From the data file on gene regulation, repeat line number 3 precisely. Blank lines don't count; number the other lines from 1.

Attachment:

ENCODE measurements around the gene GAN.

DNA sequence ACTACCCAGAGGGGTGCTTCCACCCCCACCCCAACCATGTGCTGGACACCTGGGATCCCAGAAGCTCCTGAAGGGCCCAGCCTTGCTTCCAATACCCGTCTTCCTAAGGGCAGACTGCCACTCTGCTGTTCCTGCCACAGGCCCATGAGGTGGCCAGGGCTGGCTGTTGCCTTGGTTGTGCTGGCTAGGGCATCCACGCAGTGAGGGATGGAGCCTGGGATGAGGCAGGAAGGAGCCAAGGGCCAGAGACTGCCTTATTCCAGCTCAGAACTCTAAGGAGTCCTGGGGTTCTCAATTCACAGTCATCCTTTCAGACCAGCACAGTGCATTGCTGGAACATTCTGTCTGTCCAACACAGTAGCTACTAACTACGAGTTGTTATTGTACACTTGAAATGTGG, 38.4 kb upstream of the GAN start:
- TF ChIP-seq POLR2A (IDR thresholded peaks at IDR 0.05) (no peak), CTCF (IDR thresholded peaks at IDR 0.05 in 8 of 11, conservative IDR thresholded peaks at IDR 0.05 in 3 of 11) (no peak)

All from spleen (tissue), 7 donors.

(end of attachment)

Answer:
- TF ChIP-seq POLR2A (IDR thresholded peaks at IDR 0.05) (no peak), CTCF (IDR thresholded peaks at IDR 0.05 in 8 of 11, conservative IDR thresholded peaks at IDR 0.05 in 3 of 11) (no peak)